Scots ready to step in

The Scottish Football Association are eager to step into the breach if Poland and Ukraine are stripped of the 2012 European Championship finals.

UEFA yesterday warned the Polish government their interference in the country’s football association could threaten their hosting of the tournament.

The Polish football federation was suspended on Monday for allegedly failing to address corruption, and the government have appointed an administrator to run the organisation.

But UEFA and FIFA say they will not recognise the administrator – both take a firm line that there should be no political interference in national associations.

It is the latest problem to hit Poland and Ukraine, who were last week told they must speed up their preparations for the event and meet several conditions.

The SFA are monitoring the situation closely.

"Our position is straightforward," said SFA chief executive Gordon Smith.

"If, in the event of it being taken away from Poland and Ukraine, it was opened to bids, then we would seek to establish if a bid from us would be considered by UEFA.

"If the response was positive then we would undertake a feasibility study along with the Scottish government to decide if we would bid."

FIFA and UEFA will now work together to decide on the next steps and the matter will be brought up at the next FIFA executive committee meeting in Zurich on October 23 and 24.

William Gaillard, UEFA communications director and special adviser to president Michel Platini, yesterday said: "We are hoping we will be solving the problems before the end of October so it will not affect 2012.

"But if the problem is not solved and the Polish FA will not have ability to operate then it's a different ball game, and that opens all kinds of question marks around Euro 2012.

"The European Championships are administrated through the Polish and Ukrainian FAs, not their governments.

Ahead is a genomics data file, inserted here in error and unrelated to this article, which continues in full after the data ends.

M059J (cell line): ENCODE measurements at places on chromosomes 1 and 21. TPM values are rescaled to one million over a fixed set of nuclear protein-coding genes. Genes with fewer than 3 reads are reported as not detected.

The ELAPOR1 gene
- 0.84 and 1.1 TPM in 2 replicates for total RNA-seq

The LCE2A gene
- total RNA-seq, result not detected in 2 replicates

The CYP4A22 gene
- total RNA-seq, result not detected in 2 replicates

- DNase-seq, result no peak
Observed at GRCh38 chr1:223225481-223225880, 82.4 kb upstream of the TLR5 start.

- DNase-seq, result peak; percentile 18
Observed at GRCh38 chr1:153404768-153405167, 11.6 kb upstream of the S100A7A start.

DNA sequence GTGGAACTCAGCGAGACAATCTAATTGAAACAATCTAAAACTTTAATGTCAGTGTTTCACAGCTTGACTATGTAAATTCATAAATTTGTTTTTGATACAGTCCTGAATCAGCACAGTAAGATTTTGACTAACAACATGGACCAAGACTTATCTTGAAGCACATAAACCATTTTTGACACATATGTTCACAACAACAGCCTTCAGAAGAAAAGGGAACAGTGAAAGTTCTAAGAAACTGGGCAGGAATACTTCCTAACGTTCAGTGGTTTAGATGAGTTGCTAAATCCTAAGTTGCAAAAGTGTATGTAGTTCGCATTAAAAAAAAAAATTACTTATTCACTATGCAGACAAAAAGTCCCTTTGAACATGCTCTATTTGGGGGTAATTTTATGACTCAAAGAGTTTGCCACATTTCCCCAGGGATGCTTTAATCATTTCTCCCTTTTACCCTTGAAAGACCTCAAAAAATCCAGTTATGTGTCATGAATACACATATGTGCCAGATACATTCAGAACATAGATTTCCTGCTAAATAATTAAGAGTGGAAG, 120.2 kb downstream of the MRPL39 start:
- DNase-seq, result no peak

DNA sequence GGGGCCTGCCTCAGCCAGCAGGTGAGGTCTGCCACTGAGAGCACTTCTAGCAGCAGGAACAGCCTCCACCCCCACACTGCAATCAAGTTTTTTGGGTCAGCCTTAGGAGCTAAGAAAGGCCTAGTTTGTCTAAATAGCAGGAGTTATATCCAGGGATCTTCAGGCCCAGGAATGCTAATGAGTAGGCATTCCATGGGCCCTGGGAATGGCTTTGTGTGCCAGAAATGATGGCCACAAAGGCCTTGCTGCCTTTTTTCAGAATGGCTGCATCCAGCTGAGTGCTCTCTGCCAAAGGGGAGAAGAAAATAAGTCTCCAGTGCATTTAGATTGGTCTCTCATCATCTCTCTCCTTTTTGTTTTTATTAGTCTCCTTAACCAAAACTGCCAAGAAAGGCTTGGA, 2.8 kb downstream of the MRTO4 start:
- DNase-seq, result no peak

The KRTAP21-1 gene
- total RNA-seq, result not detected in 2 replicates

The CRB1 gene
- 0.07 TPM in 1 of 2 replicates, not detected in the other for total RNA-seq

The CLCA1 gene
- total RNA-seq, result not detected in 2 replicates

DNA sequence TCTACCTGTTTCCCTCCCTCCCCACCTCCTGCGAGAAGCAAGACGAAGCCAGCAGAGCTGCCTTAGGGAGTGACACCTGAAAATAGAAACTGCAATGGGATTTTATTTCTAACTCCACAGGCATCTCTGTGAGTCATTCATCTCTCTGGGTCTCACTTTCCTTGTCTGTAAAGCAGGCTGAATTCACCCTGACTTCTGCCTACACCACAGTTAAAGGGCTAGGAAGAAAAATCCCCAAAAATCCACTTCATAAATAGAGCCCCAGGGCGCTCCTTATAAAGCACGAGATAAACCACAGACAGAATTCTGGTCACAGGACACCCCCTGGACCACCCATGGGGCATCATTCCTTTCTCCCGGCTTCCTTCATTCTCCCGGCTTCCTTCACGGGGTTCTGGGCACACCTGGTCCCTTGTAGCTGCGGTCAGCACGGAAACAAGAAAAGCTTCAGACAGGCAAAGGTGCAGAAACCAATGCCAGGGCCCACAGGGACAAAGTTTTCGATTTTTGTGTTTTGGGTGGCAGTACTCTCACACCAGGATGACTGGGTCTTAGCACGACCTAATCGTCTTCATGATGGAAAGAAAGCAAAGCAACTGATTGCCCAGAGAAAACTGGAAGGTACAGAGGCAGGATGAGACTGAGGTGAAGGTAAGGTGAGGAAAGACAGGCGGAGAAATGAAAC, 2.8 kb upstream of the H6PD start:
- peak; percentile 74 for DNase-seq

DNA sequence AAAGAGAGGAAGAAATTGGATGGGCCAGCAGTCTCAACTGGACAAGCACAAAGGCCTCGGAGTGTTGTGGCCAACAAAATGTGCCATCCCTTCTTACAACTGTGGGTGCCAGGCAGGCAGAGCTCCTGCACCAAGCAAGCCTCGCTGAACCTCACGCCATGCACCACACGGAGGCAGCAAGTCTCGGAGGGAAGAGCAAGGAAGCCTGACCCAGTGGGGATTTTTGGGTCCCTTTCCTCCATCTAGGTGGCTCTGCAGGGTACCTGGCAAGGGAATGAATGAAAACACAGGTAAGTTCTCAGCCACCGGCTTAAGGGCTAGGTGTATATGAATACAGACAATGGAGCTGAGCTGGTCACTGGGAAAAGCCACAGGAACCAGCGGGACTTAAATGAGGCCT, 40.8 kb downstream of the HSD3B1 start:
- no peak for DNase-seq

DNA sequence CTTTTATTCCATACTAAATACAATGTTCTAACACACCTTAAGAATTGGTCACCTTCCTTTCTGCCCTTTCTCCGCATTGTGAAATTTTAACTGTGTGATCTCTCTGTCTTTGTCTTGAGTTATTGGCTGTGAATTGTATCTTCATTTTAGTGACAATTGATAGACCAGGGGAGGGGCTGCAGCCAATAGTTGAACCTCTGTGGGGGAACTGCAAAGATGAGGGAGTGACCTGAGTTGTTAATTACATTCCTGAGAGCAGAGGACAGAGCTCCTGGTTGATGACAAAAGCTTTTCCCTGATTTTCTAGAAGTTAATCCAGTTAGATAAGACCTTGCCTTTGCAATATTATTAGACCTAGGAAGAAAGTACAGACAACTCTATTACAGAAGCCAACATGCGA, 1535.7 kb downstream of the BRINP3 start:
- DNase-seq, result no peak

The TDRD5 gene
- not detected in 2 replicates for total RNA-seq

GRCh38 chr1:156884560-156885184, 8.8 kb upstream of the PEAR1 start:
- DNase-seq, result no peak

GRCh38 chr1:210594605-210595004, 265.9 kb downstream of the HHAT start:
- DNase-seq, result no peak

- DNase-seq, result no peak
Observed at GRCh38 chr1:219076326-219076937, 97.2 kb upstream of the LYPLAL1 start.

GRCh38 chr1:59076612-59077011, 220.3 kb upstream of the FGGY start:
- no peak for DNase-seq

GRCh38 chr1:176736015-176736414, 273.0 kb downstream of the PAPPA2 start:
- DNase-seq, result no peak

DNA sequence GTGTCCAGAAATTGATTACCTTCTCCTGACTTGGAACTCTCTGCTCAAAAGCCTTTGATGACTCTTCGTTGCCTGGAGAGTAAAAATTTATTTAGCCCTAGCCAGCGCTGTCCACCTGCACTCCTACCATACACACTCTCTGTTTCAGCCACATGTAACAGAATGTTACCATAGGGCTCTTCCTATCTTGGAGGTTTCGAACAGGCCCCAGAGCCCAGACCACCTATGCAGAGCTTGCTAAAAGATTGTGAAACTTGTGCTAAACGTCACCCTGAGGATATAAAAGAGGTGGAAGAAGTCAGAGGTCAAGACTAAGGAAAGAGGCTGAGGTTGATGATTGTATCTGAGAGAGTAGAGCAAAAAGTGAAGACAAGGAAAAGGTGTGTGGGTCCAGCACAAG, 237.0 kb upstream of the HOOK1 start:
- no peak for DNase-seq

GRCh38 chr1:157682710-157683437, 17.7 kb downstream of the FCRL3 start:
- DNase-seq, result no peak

"If there is no legitimate Polish FA then we will not have a Euro in Poland."

Should Poland and Ukraine be stripped of the event and a fresh bidding process begin, the 2012 finals would be realistically Scotland's last chance to host the tournament.

Smith's campaign to have the the event expanded from 16 to 24 teams was successful last week.

The move increases Scotland's chances of qualifying for the finals, but the country lacks the infrastructure to host a 24-team tournament and would be forced to consider a joint bid in future.

More in this Section

All Blacks great Dan Carter returns to New Zealand to join Super Rugby side BluesAll Blacks great Dan Carter returns to New Zealand to join Super Rugby side Blues

Football rumours from the mediaFootball rumours from the media

Porto resume with shock loss to FamalicaoPorto resume with shock loss to Famalicao

Karolina Pliskova wins as tennis returns in rainy PragueKarolina Pliskova wins as tennis returns in rainy Prague


Lifestyle

Paula Burns talks to five Irish designers embracing the latest fashion trend. Born out of necessity, with a whole lot of invention - it's the couture face mask.Face masks: Five Irish designers embracing the latest fashion trend

Audrey has been sorting out Cork people for ages...Ask Audrey: Are we supposed to envy the gowls in Normal People?

Harpers from Cork and beyond have been making the most of online interaction, and a 240-strong ensemble will perform O’Carolan’s ‘Fanny Power’ this weekend, writes Pet O’Connell.Harps for Hope makes online connections to form 240-strong ensemble

A revamp of Disco Pigs may be on hold, but Corcadorca have developed a new socially-distant work for the residents of various housing estates around Cork, writes Marjorie Brennan.Disco Pigs on hold but Corcadorca to go live for Cork Midsummer

More From The Irish Examiner